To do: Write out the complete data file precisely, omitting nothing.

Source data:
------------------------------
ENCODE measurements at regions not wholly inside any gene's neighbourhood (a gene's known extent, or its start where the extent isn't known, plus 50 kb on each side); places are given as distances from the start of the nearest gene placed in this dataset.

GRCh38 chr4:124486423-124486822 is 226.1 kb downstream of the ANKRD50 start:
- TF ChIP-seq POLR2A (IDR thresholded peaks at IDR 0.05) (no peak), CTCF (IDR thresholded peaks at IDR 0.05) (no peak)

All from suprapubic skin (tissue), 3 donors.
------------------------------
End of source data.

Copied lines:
ENCODE measurements at regions not wholly inside any gene's neighbourhood (a gene's known extent, or its start where the extent isn't known, plus 50 kb on each side); places are given as distances from the start of the nearest gene placed in this dataset.

GRCh38 chr4:124486423-124486822 is 226.1 kb downstream of the ANKRD50 start:
- TF ChIP-seq POLR2A (IDR thresholded peaks at IDR 0.05) (no peak), CTCF (IDR thresholded peaks at IDR 0.05) (no peak)

All from suprapubic skin (tissue), 3 donors.